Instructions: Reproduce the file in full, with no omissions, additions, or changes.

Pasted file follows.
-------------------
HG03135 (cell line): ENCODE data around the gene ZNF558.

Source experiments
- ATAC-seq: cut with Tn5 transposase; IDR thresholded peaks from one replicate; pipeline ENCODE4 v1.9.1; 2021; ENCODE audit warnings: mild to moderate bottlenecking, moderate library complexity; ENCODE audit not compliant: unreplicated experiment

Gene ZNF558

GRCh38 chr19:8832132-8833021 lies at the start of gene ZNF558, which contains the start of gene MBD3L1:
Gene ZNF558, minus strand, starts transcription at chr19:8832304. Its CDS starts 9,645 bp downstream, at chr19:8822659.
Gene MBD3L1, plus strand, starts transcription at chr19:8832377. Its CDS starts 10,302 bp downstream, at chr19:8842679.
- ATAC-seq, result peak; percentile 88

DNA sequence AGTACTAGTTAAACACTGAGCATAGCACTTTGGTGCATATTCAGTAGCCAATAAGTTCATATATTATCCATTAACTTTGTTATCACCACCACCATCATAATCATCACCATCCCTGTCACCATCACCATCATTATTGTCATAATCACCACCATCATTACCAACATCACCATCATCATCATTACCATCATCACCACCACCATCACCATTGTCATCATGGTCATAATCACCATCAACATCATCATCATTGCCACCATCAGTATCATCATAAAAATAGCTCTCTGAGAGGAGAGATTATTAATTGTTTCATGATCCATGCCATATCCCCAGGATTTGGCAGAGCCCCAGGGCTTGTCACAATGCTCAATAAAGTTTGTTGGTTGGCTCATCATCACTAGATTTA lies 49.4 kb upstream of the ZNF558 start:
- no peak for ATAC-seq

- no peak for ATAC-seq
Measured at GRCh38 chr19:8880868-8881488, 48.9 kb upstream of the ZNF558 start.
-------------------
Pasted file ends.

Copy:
HG03135 (cell line): ENCODE data around the gene ZNF558.

Source experiments
- ATAC-seq: cut with Tn5 transposase; IDR thresholded peaks from one replicate; pipeline ENCODE4 v1.9.1; 2021; ENCODE audit warnings: mild to moderate bottlenecking, moderate library complexity; ENCODE audit not compliant: unreplicated experiment

Gene ZNF558

GRCh38 chr19:8832132-8833021 lies at the start of gene ZNF558, which contains the start of gene MBD3L1:
Gene ZNF558, minus strand, starts transcription at chr19:8832304. Its CDS starts 9,645 bp downstream, at chr19:8822659.
Gene MBD3L1, plus strand, starts transcription at chr19:8832377. Its CDS starts 10,302 bp downstream, at chr19:8842679.
- ATAC-seq, result peak; percentile 88

DNA sequence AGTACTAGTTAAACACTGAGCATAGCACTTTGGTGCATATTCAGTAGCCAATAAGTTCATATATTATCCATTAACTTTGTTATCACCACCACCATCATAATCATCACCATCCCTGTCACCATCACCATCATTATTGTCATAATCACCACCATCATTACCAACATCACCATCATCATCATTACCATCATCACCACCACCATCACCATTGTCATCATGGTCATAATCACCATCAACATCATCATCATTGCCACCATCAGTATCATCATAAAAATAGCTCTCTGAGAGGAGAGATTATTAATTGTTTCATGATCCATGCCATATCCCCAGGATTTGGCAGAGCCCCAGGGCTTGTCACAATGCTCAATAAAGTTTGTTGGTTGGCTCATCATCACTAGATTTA lies 49.4 kb upstream of the ZNF558 start:
- no peak for ATAC-seq

- no peak for ATAC-seq
Measured at GRCh38 chr19:8880868-8881488, 48.9 kb upstream of the ZNF558 start.